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Triton: Topography and Geology of a Probable Ocean World with Comparison to Pluto and Charon

Lunar and Planetary Institute, Houston, TX 77058, USA
SETI Institute, Palo Alto, CA 94020, USA
NASA Ames Research Center, Moffett Field, CA 94035, USA
School of Earth and Space Exploration, Arizona State University, Tempe, AZ 85202, USA
Lunar and Planetary Laboratory, University of Arizona, Tucson, AZ 85641, USA
Lowell Observatory, Flagstaff, AZ 86001, USA
Planetary Science Institute, Tucson, AZ 85704, USA
Jet Propulsion Laboratory, Pasadena, CA 91001, USA
National Air & Space Museum, Washington, DC 20001, USA
Department of Earth and Planetary Sciences, Washington University in Saint Louis, Saint Louis, MO 63101, USA
Southwest Research Institute, Boulder, CO 80301, USA
Johns Hopkins Applied Physics Laboratory, Laurel, MD 20707, USA
Humanities Division, Roane State Community College, Harriman, TN 37748, USA
Author to whom correspondence should be addressed.
Academic Editors: Andrea Nass and Stephan van Gasselt
Remote Sens. 2021, 13(17), 3476;
Received: 26 May 2021 / Revised: 20 August 2021 / Accepted: 28 August 2021 / Published: 1 September 2021
(This article belongs to the Special Issue Cartography of the Solar System: Remote Sensing beyond Earth)
The topography of Neptune’s large icy moon Triton could reveal important clues to its internal evolution, but has been difficult to determine. New global digital color maps for Triton have been produced as well as topographic data for <40% of the surface using stereogrammetry and photoclinometry. Triton is most likely a captured Kuiper Belt dwarf planet, similar though slightly larger in size and density to Pluto, and a likely ocean moon that exhibited plume activity during Voyager 2′s visit in 1989. No surface features or regional deviations of greater than ±1 km amplitude are found. Volatile ices in the southern terrains may take the form of extended lobate deposits 300–500 km across as well as dispersed bright materials that appear to embay local topography. Limb hazes may correlate with these deposits, indicating possible surface–atmosphere exchange. Triton’s topography contrasts with high relief up to 6 km observed by New Horizons on Pluto. Low relief of (cryo)volcanic features on Triton contrasts with high-standing massifs on Pluto, implying different viscosity materials. Solid-state convection occurs on both and at similar horizontal scales but in very different materials. Triton’s low relief is consistent with evolution of an ice shell subjected to high heat flow levels and may strengthen the case of an internal ocean on this active body. View Full-Text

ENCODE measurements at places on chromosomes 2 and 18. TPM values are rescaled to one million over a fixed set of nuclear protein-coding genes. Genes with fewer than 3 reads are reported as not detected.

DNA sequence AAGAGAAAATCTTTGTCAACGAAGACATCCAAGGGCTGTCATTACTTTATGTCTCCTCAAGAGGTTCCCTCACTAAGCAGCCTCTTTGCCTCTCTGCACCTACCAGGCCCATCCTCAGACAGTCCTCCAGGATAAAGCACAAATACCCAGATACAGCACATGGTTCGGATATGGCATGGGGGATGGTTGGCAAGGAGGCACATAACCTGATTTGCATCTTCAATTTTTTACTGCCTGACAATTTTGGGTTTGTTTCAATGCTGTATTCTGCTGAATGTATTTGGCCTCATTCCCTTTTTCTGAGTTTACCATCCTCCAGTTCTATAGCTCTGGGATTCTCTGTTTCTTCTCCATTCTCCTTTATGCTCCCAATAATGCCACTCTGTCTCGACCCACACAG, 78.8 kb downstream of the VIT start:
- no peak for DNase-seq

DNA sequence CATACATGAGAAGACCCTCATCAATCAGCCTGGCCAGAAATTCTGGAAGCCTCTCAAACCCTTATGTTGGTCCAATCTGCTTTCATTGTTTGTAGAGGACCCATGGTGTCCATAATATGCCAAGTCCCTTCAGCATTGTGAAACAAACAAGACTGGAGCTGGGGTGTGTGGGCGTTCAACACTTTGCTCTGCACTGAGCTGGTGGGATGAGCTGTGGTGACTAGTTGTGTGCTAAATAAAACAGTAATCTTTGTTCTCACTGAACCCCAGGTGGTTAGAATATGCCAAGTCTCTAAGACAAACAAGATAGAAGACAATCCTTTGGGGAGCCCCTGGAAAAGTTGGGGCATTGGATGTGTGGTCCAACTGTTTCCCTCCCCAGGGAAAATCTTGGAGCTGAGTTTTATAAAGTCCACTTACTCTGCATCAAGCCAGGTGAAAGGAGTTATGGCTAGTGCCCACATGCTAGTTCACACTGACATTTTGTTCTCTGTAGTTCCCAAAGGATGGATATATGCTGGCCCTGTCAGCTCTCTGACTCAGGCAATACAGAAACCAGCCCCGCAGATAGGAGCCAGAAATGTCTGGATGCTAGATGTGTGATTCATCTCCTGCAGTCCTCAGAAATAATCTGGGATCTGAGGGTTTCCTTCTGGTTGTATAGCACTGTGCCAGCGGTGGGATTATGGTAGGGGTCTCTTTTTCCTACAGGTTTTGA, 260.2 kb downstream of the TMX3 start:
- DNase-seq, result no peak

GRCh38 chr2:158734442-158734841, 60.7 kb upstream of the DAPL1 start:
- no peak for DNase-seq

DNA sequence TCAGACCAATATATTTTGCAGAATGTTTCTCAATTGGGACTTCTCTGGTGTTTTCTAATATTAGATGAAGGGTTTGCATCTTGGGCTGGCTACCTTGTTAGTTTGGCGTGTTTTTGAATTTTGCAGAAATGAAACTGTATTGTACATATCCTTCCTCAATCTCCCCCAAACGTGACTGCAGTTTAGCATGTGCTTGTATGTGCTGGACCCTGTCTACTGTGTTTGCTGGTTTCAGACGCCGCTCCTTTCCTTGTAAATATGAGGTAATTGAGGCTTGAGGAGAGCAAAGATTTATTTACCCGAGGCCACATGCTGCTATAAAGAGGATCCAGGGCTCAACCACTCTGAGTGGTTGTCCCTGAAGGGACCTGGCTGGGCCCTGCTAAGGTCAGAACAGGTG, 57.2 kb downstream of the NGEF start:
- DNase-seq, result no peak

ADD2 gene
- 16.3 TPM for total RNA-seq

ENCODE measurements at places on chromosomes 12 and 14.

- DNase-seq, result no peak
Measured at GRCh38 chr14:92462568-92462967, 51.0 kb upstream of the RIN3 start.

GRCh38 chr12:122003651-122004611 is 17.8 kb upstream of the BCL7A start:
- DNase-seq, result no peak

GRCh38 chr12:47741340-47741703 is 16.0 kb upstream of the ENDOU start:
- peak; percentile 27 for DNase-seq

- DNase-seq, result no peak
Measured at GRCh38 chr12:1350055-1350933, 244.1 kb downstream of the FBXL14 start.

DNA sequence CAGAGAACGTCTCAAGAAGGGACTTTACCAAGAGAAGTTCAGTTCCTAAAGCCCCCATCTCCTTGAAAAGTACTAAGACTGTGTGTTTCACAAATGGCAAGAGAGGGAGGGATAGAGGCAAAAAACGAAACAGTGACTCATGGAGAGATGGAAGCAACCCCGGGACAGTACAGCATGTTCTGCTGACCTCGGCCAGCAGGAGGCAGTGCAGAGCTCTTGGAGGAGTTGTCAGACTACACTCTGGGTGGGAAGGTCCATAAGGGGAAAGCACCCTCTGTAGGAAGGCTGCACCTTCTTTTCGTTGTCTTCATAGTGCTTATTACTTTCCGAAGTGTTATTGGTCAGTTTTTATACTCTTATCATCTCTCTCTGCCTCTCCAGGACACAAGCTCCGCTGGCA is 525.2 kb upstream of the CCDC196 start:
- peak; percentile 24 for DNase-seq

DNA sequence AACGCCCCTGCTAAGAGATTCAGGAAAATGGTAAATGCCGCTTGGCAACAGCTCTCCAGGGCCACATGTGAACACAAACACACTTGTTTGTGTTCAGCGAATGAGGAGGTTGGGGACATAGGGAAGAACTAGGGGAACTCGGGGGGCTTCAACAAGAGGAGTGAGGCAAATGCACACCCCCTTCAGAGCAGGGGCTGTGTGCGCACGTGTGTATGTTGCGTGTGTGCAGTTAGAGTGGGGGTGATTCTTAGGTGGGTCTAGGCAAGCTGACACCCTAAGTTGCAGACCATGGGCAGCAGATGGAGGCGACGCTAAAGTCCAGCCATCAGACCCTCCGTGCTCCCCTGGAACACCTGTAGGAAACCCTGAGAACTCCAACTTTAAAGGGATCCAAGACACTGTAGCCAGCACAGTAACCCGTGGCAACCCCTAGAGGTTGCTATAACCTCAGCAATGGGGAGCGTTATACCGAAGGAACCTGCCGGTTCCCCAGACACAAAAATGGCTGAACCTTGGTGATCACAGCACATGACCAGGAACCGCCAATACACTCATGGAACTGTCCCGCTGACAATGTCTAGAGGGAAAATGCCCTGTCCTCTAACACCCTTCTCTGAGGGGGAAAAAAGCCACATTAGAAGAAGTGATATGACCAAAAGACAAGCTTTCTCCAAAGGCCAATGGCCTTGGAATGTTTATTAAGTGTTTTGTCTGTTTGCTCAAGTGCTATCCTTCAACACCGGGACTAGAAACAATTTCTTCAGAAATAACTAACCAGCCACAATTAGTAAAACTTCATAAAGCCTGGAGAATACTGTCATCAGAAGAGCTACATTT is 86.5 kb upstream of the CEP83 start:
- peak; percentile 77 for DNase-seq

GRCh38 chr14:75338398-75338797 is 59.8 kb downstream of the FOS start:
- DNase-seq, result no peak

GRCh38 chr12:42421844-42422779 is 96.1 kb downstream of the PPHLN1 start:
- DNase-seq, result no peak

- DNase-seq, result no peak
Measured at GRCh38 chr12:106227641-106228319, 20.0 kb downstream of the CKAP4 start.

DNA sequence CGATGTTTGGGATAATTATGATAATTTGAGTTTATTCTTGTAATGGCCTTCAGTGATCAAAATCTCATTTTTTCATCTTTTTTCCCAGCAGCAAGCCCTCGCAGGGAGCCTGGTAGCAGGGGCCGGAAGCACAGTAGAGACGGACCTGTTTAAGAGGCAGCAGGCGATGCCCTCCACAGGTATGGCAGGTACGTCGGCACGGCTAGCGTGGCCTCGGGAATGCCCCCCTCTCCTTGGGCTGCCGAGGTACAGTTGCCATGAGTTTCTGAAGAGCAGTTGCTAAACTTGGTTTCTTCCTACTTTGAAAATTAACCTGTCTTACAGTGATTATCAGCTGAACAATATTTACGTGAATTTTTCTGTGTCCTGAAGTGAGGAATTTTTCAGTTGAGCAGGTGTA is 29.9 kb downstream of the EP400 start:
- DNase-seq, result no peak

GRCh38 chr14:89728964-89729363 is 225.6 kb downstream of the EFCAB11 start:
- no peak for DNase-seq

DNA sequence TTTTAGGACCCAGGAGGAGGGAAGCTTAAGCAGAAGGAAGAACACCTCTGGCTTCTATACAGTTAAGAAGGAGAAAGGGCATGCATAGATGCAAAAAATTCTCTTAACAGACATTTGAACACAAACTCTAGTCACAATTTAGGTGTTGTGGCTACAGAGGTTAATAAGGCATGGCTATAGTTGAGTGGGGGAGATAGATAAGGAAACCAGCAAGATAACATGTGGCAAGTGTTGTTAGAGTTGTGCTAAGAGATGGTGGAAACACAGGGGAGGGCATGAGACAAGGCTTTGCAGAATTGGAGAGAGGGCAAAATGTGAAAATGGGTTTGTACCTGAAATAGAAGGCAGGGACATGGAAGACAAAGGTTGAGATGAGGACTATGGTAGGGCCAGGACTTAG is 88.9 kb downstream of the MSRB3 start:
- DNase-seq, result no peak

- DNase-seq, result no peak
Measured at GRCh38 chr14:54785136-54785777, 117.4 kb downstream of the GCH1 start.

Keywords: Triton; ocean world; Neptune; topography; cartography; Pluto Triton; ocean world; Neptune; topography; cartography; Pluto
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MDPI and ACS Style

Schenk, P.M.; Beddingfield, C.B.; Bertrand, T.; Bierson, C.; Beyer, R.; Bray, V.J.; Cruikshank, D.; Grundy, W.M.; Hansen, C.; Hofgartner, J.; Martin, E.; McKinnon, W.B.; Moore, J.M.; Robbins, S.; Runyon, K.D.; Singer, K.N.; Spencer, J.; Stern, S.A.; Stryk, T. Triton: Topography and Geology of a Probable Ocean World with Comparison to Pluto and Charon. Remote Sens. 2021, 13, 3476.

AMA Style

Schenk PM, Beddingfield CB, Bertrand T, Bierson C, Beyer R, Bray VJ, Cruikshank D, Grundy WM, Hansen C, Hofgartner J, Martin E, McKinnon WB, Moore JM, Robbins S, Runyon KD, Singer KN, Spencer J, Stern SA, Stryk T. Triton: Topography and Geology of a Probable Ocean World with Comparison to Pluto and Charon. Remote Sensing. 2021; 13(17):3476.

Chicago/Turabian Style

Schenk, Paul M., Chloe B. Beddingfield, Tanguy Bertrand, Carver Bierson, Ross Beyer, Veronica J. Bray, Dale Cruikshank, William M. Grundy, Candice Hansen, Jason Hofgartner, Emily Martin, William B. McKinnon, Jeffrey M. Moore, Stuart Robbins, Kirby D. Runyon, Kelsi N. Singer, John Spencer, S. A. Stern, and Ted Stryk. 2021. "Triton: Topography and Geology of a Probable Ocean World with Comparison to Pluto and Charon" Remote Sensing 13, no. 17: 3476.

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